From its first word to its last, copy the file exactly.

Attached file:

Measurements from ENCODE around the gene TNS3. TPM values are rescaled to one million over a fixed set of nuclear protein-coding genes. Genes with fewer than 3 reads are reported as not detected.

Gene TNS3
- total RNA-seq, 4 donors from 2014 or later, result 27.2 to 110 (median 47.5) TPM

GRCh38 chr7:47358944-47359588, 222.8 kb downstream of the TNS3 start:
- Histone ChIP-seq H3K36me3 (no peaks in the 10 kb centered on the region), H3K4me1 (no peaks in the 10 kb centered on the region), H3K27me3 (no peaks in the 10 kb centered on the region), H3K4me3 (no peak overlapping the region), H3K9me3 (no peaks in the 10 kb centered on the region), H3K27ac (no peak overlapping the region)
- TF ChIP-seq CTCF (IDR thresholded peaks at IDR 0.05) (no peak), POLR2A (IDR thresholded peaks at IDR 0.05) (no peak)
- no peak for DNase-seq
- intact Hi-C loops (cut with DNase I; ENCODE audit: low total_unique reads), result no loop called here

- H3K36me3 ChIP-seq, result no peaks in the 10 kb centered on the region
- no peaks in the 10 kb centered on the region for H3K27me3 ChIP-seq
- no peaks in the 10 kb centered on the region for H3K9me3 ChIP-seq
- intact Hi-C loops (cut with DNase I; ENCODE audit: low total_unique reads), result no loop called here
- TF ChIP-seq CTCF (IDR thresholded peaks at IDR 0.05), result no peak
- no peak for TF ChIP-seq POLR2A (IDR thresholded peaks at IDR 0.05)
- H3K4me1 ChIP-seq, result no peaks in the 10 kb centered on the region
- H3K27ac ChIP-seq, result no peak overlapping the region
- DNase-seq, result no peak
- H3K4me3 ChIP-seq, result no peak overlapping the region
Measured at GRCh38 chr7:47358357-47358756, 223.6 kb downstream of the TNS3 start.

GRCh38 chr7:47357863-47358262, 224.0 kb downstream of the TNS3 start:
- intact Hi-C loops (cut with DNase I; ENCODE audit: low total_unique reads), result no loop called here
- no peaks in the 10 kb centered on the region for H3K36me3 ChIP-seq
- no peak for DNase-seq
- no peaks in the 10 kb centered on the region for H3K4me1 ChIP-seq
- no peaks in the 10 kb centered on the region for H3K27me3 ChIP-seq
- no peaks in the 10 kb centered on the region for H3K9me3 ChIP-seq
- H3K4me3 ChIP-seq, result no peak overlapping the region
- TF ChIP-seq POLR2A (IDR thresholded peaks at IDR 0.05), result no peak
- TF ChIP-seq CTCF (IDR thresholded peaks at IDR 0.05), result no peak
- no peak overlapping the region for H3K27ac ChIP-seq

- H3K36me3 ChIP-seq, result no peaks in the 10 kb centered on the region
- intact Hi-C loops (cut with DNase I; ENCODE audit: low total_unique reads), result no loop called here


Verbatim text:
Measurements from ENCODE around the gene TNS3. TPM values are rescaled to one million over a fixed set of nuclear protein-coding genes. Genes with fewer than 3 reads are reported as not detected.

Gene TNS3
- total RNA-seq, 4 donors from 2014 or later, result 27.2 to 110 (median 47.5) TPM

GRCh38 chr7:47358944-47359588, 222.8 kb downstream of the TNS3 start:
- Histone ChIP-seq H3K36me3 (no peaks in the 10 kb centered on the region), H3K4me1 (no peaks in the 10 kb centered on the region), H3K27me3 (no peaks in the 10 kb centered on the region), H3K4me3 (no peak overlapping the region), H3K9me3 (no peaks in the 10 kb centered on the region), H3K27ac (no peak overlapping the region)
- TF ChIP-seq CTCF (IDR thresholded peaks at IDR 0.05) (no peak), POLR2A (IDR thresholded peaks at IDR 0.05) (no peak)
- no peak for DNase-seq
- intact Hi-C loops (cut with DNase I; ENCODE audit: low total_unique reads), result no loop called here

- H3K36me3 ChIP-seq, result no peaks in the 10 kb centered on the region
- no peaks in the 10 kb centered on the region for H3K27me3 ChIP-seq
- no peaks in the 10 kb centered on the region for H3K9me3 ChIP-seq
- intact Hi-C loops (cut with DNase I; ENCODE audit: low total_unique reads), result no loop called here
- TF ChIP-seq CTCF (IDR thresholded peaks at IDR 0.05), result no peak
- no peak for TF ChIP-seq POLR2A (IDR thresholded peaks at IDR 0.05)
- H3K4me1 ChIP-seq, result no peaks in the 10 kb centered on the region
- H3K27ac ChIP-seq, result no peak overlapping the region
- DNase-seq, result no peak
- H3K4me3 ChIP-seq, result no peak overlapping the region
Measured at GRCh38 chr7:47358357-47358756, 223.6 kb downstream of the TNS3 start.

GRCh38 chr7:47357863-47358262, 224.0 kb downstream of the TNS3 start:
- intact Hi-C loops (cut with DNase I; ENCODE audit: low total_unique reads), result no loop called here
- no peaks in the 10 kb centered on the region for H3K36me3 ChIP-seq
- no peak for DNase-seq
- no peaks in the 10 kb centered on the region for H3K4me1 ChIP-seq
- no peaks in the 10 kb centered on the region for H3K27me3 ChIP-seq
- no peaks in the 10 kb centered on the region for H3K9me3 ChIP-seq
- H3K4me3 ChIP-seq, result no peak overlapping the region
- TF ChIP-seq POLR2A (IDR thresholded peaks at IDR 0.05), result no peak
- TF ChIP-seq CTCF (IDR thresholded peaks at IDR 0.05), result no peak
- no peak overlapping the region for H3K27ac ChIP-seq

- H3K36me3 ChIP-seq, result no peaks in the 10 kb centered on the region
- intact Hi-C loops (cut with DNase I; ENCODE audit: low total_unique reads), result no loop called here